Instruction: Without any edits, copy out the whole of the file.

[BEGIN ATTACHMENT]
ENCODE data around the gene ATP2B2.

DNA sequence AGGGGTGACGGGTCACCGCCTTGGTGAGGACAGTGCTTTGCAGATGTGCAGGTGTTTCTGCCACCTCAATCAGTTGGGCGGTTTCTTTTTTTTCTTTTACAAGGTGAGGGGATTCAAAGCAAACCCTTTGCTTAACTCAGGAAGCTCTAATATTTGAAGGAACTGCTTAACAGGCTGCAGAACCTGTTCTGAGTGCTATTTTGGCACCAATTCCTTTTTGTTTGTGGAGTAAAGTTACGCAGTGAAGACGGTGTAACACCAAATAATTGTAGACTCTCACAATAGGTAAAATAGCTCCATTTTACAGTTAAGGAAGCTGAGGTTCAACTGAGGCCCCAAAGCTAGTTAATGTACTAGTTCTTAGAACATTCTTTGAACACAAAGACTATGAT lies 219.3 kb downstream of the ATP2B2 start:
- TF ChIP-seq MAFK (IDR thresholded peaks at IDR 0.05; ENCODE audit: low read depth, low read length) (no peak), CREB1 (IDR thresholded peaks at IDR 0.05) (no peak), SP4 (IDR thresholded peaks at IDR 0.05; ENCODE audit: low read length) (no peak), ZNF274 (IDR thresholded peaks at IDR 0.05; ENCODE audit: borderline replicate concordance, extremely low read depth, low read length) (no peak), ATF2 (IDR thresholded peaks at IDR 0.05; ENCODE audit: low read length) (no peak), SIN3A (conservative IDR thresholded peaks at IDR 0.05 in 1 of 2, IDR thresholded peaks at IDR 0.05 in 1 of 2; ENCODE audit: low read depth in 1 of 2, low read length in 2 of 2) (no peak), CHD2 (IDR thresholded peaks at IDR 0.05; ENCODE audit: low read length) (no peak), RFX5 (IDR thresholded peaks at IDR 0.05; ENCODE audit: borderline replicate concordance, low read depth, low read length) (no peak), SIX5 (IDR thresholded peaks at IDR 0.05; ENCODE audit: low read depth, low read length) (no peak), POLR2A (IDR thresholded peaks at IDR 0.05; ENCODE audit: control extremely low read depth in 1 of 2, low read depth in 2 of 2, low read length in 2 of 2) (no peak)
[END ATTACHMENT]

ENCODE data around the gene ATP2B2.

DNA sequence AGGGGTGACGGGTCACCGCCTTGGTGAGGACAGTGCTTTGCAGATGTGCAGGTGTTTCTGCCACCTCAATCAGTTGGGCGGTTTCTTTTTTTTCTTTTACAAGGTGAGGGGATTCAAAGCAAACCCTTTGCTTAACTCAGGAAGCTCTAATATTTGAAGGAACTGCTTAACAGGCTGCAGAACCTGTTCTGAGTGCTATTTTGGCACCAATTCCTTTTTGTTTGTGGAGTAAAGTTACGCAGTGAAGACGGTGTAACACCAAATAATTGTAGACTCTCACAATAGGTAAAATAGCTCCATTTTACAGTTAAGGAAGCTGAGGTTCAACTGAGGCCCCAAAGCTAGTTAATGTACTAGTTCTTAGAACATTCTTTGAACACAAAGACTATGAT lies 219.3 kb downstream of the ATP2B2 start:
- TF ChIP-seq MAFK (IDR thresholded peaks at IDR 0.05; ENCODE audit: low read depth, low read length) (no peak), CREB1 (IDR thresholded peaks at IDR 0.05) (no peak), SP4 (IDR thresholded peaks at IDR 0.05; ENCODE audit: low read length) (no peak), ZNF274 (IDR thresholded peaks at IDR 0.05; ENCODE audit: borderline replicate concordance, extremely low read depth, low read length) (no peak), ATF2 (IDR thresholded peaks at IDR 0.05; ENCODE audit: low read length) (no peak), SIN3A (conservative IDR thresholded peaks at IDR 0.05 in 1 of 2, IDR thresholded peaks at IDR 0.05 in 1 of 2; ENCODE audit: low read depth in 1 of 2, low read length in 2 of 2) (no peak), CHD2 (IDR thresholded peaks at IDR 0.05; ENCODE audit: low read length) (no peak), RFX5 (IDR thresholded peaks at IDR 0.05; ENCODE audit: borderline replicate concordance, low read depth, low read length) (no peak), SIX5 (IDR thresholded peaks at IDR 0.05; ENCODE audit: low read depth, low read length) (no peak), POLR2A (IDR thresholded peaks at IDR 0.05; ENCODE audit: control extremely low read depth in 1 of 2, low read depth in 2 of 2, low read length in 2 of 2) (no peak)